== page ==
The Chisholm Trail was known as the Abilene Cattle Trail on maps, but what about those who used the trail?
A lot of “to do”has been made over the years about the Chisholm Trail. And don’t the words, “Chisholm Trail,” just sound wonderfully exotic? That’s probably why Texas has made it its historical mission to promote its association with the trail, though technically, the trail never made its way into Texas… and technically, it was never known officially as the Chisholm Trail.
Texas cattle drivers trailed cattle throughout the state, but crossed the Red River in only a few areas where fords occurred. The drivers also tried to circumvent getting into the thick of the forests in the Cross Timbers, and stayed driving on the prairie between the forests- the forests served as natural boundaries for the cattle road’s open prairies, actually.
None of the trails the drovers took in Texas and crossed at the Red in the years after the Civil War had a name, but the drovers all had a destination: Kansas. The first officially sanctioned cattle trail after the Civil War was the one leading to Abilene, Kansas. Its promoter, Joseph McCoy, actually surveyed the route all the way into Indian Territory. Just after crossing the Red River at Red River Station in Montague County, the cowboys met with the actual trail, which was known to Congressmen, trail bosses, trail hands, meat packers, ranchers, and railroaders as the “Abilene Cattle Trail.”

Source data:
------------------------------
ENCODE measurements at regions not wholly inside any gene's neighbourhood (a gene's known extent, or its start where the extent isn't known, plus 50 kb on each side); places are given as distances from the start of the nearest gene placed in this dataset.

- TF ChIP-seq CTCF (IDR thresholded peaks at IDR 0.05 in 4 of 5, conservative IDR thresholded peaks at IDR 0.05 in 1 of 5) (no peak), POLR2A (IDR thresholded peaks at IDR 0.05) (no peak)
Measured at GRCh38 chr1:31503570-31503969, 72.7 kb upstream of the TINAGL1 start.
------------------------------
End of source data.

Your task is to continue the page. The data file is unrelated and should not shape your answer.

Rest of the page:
Some called it the "Western Trail" as it was west of the Texas Trail/ Shawnee Trail, which was established before the Civil War. Some cowboys called it the "Chisholm Trail" as it met with a more established trail at the Canadian River by Jesse Chisholm's Store.
Want to know more about how the Abilene Cattle Trail became known as the Chisholm Trail – and all the other trails that crossed the Red River? Order my book!